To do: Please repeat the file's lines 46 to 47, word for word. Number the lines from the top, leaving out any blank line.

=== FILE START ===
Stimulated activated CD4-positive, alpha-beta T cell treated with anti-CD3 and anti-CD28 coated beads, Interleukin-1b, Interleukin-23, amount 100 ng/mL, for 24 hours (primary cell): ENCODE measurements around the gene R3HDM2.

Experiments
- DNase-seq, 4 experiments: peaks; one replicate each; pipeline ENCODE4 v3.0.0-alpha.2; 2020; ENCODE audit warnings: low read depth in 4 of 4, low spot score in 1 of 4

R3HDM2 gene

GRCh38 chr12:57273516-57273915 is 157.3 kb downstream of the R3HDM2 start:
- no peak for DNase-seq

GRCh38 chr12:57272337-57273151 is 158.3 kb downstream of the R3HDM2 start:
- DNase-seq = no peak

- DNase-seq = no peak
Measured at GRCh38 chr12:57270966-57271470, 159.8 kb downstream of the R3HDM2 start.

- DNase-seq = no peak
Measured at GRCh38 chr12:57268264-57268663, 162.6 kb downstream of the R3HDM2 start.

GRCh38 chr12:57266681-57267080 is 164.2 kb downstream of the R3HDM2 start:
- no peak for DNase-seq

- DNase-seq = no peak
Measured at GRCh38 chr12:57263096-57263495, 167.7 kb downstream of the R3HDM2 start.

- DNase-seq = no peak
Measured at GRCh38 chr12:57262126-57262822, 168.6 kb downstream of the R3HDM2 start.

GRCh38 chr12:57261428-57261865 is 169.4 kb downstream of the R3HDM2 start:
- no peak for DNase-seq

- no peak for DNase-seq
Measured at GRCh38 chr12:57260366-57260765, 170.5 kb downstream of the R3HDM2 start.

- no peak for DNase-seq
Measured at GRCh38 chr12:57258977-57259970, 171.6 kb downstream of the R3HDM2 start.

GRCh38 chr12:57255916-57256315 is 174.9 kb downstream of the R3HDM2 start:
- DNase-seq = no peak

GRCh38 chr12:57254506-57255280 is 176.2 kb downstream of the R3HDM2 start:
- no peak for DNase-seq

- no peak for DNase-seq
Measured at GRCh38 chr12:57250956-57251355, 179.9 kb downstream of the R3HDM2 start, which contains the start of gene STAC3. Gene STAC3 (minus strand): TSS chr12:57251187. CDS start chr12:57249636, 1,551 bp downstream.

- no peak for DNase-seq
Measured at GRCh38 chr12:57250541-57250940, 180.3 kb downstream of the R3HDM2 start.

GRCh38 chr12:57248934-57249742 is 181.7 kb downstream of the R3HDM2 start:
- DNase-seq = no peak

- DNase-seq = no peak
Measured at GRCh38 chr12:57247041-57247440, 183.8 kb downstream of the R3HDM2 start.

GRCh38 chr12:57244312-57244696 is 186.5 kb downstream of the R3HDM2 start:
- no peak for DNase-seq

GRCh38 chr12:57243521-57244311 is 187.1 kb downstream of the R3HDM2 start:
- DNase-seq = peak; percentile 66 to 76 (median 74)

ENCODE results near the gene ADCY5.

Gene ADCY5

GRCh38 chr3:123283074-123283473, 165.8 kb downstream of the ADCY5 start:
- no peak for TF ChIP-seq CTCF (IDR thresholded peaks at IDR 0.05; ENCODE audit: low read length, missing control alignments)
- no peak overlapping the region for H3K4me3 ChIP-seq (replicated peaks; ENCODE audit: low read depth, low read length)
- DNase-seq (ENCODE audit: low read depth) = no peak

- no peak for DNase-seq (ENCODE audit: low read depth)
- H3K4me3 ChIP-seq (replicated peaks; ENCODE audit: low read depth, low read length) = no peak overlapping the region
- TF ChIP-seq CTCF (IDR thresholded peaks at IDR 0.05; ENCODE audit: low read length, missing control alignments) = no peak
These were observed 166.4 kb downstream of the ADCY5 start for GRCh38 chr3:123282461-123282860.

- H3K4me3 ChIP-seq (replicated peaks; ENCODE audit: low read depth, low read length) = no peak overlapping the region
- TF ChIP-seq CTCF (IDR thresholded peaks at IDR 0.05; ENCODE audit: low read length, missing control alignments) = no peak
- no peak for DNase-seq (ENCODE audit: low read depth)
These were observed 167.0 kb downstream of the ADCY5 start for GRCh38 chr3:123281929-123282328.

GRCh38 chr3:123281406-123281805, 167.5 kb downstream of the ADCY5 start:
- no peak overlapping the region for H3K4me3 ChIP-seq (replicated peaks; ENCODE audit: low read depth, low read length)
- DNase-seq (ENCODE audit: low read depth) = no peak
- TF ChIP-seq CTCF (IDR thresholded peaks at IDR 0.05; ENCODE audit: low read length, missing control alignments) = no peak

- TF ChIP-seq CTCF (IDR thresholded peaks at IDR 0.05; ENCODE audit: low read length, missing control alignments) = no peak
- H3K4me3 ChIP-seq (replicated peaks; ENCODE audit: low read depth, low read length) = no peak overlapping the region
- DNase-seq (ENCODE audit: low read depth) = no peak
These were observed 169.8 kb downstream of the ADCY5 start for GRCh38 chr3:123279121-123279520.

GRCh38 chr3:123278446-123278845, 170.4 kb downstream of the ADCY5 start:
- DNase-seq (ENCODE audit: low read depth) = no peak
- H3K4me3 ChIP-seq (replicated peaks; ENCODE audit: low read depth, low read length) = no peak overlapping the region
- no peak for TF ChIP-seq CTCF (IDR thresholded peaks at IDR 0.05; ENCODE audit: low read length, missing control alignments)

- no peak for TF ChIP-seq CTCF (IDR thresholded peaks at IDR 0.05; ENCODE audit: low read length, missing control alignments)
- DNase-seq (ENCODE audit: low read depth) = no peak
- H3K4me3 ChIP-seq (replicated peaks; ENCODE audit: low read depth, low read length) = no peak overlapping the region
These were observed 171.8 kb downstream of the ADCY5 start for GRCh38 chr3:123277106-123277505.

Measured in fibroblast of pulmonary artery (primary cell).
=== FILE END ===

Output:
- DNase-seq (ENCODE audit: low read depth) = no peak

- no peak for DNase-seq (ENCODE audit: low read depth)